5 New Age Learning Strategies for Student-Centered Learning Every Teacher Should Know
Breaking the monotony of the classroom has been one of the greatest challenges for almost every educator. The learning pedagogy of the 21st century differs drastically from that of the 20th century. Pedagogies describe the process of learning and refer to the process through which the theoretical and practical aspects of teaching are carried out.
The learning process could be further divided into two categories – teacher-centred and student-centred. Teacher-centred learning is about the direct teaching of material, ie a set set of knowledge is transferred from the teacher to the students. Over time, teacher-centred learning could take a rigid course.
On the other hand, student-centred learning involves active student participation. The educators still teach, but take on more of a mentoring role. Similarly, student-centered tests assess ability more often and are analytical in nature.
Let’s take a look at 5 unique learning strategies for modern pedagogy designed for student-centred learning:
1. CROSSOVER LEARNING
The concept of crossover learning can be simply described as a process that bridges the gap between formal and informal learning systems.
The crossover learning concept encourages students to acquire knowledge and information from informal learning environments such as museums and other extracurricular associations.
This learning format is not a substitute for face-to-face teaching, but serves as a supplementary source of knowledge.
For example, a teacher can ask a question in class and then encourage students to look for possible answers on a museum visit or field trip. After acquiring practical knowledge, the students can then present their observations in class.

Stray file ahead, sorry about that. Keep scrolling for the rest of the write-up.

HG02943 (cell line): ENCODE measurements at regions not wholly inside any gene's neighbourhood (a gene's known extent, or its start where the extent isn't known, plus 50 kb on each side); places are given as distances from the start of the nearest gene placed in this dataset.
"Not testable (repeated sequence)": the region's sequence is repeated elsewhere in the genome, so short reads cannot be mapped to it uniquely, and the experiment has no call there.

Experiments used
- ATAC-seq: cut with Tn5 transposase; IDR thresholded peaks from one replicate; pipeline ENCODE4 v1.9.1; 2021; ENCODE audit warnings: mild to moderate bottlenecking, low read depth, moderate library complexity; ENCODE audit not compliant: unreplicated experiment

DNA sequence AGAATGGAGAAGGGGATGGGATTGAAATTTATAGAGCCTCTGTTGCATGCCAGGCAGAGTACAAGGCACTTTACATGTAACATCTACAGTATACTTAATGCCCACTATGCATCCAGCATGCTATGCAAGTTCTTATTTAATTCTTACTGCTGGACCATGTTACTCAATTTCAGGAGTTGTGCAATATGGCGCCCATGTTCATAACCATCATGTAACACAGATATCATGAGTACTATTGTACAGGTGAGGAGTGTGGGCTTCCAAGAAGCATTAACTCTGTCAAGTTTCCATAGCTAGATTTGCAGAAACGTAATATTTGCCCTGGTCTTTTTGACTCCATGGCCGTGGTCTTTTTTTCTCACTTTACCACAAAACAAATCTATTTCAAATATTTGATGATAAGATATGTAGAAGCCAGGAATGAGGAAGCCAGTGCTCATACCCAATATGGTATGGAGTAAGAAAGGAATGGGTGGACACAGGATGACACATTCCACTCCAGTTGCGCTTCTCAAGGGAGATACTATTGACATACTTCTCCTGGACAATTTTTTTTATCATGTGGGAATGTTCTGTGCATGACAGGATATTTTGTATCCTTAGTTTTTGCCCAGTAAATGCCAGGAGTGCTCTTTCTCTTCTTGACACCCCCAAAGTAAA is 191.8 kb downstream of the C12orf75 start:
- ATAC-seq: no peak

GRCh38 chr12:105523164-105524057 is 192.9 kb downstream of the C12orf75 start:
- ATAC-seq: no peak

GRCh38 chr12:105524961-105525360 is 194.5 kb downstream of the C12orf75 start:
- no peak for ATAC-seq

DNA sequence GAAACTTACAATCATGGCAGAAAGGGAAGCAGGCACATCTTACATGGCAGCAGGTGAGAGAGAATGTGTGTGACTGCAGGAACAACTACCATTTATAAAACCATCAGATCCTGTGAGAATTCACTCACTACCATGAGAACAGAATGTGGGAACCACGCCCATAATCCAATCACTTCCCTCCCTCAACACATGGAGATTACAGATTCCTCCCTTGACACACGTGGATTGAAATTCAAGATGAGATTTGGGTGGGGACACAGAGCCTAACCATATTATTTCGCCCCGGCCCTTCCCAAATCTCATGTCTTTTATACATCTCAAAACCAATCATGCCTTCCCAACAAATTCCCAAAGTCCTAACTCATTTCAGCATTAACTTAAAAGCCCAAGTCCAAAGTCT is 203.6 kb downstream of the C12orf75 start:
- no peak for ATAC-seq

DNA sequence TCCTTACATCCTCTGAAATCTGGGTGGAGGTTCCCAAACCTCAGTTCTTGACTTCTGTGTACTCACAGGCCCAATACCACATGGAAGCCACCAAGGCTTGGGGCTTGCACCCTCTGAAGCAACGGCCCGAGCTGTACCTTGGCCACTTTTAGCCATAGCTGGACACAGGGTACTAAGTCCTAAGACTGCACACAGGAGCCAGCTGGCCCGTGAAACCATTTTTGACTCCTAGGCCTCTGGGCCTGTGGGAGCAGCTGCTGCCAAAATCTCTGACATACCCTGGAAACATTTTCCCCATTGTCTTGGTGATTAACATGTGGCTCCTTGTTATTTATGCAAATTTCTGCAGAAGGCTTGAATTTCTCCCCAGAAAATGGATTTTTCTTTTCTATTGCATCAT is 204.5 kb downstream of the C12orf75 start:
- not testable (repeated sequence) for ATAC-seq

2. COMPUTER THINKING
Computational thinking refers to a thinking and problem-solving approach. This approach breaks larger problems down into smaller parts.
It then recognizes how similar problems were solved in the past, stripping away unnecessary details and developing steps to reach the final solution.
Such computational thinking skills are often used by programmers and can also be used in everyday life. For example, you can use it when writing a recipe, sharing a favorite dish with friends, planning vacations, etc.
The ultimate goal is to teach students how to better structure their problems before solving them.
3. ADAPTIVE LEARNING
Every student is different and has different learning needs. However, most educational institutions offer common learning materials that follow the one-size-fits-all approach.
This leaves students with no choice but to adapt their learning in accordance with the subject matter.
The concept of adaptive learning aims to overcome the one-size-fits-all learning approach. It uses data from the learner’s past experiences to create a personalized learning approach.
Data such as reading time and self-assessment scores can form a basis to guide learners individually through the course materials. It also offers various tools to monitor the learner’s progress and further enhance their academic growth.
4. LEARNING THROUGH SCIENCE
Students are likely to develop scientific inquiry skills as they are introduced to the use of scientific tools and practices.
Teachers and students alike now have remote access to special devices such as laboratory experiments or telescopes. These learning paths encourage the students’ curiosity about the subject.
Additionally, remote lab systems can lower the barriers to student participation by applying an easy-to-use web interface.
For example, students can use a good quality telescope to observe the night sky at home and add hands-on learning to them.
5. ARGUMENTATIONAL LEARNING
Students can improve their learning potential in science and mathematics by reasoning in a way that is similar to that of professional scientists and mathematicians.
Reasoning exposes students to opposing ideas, which in turn enhances their learning.
It also encourages students to refine their ideas with their peers so they learn how scientists think and work.
Teachers can encourage argumentative learning by encouraging students to ask open-ended questions in class.
Students should be receptive to the feedback they receive from their teachers and observe the behavior of intellectuals.
Introducing innovative learning methods is the order of the day as students snap at creative learning ideas.
Better educational strategies are considered to be more stimulating, creative, and encourage student engagement in the classroom.
These learning strategies therefore go a long way in helping students achieve their academic goals.
– Article commissioned by Toppr